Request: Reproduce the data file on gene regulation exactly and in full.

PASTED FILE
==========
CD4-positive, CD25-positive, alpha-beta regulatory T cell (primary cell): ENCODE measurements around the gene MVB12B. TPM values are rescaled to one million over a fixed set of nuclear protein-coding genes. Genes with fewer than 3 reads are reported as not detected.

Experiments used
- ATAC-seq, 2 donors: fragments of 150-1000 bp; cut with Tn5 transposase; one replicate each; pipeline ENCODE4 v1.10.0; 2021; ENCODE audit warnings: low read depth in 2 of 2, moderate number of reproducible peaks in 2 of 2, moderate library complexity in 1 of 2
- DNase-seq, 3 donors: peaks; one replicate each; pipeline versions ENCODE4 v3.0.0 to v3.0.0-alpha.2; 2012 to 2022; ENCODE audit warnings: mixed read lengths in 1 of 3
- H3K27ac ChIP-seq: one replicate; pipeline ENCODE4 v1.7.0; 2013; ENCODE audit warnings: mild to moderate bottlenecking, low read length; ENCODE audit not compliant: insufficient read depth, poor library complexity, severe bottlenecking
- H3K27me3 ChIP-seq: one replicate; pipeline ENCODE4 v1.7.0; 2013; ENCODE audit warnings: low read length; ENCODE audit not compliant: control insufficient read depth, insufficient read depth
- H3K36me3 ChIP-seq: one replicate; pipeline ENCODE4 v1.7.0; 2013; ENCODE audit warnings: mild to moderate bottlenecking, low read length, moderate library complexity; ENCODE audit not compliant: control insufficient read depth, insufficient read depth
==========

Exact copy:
CD4-positive, CD25-positive, alpha-beta regulatory T cell (primary cell): ENCODE measurements around the gene MVB12B. TPM values are rescaled to one million over a fixed set of nuclear protein-coding genes. Genes with fewer than 3 reads are reported as not detected.

Experiments used
- ATAC-seq, 2 donors: fragments of 150-1000 bp; cut with Tn5 transposase; one replicate each; pipeline ENCODE4 v1.10.0; 2021; ENCODE audit warnings: low read depth in 2 of 2, moderate number of reproducible peaks in 2 of 2, moderate library complexity in 1 of 2
- DNase-seq, 3 donors: peaks; one replicate each; pipeline versions ENCODE4 v3.0.0 to v3.0.0-alpha.2; 2012 to 2022; ENCODE audit warnings: mixed read lengths in 1 of 3
- H3K27ac ChIP-seq: one replicate; pipeline ENCODE4 v1.7.0; 2013; ENCODE audit warnings: mild to moderate bottlenecking, low read length; ENCODE audit not compliant: insufficient read depth, poor library complexity, severe bottlenecking
- H3K27me3 ChIP-seq: one replicate; pipeline ENCODE4 v1.7.0; 2013; ENCODE audit warnings: low read length; ENCODE audit not compliant: control insufficient read depth, insufficient read depth
- H3K36me3 ChIP-seq: one replicate; pipeline ENCODE4 v1.7.0; 2013; ENCODE audit warnings: mild to moderate bottlenecking, low read length, moderate library complexity; ENCODE audit not compliant: control insufficient read depth, insufficient read depth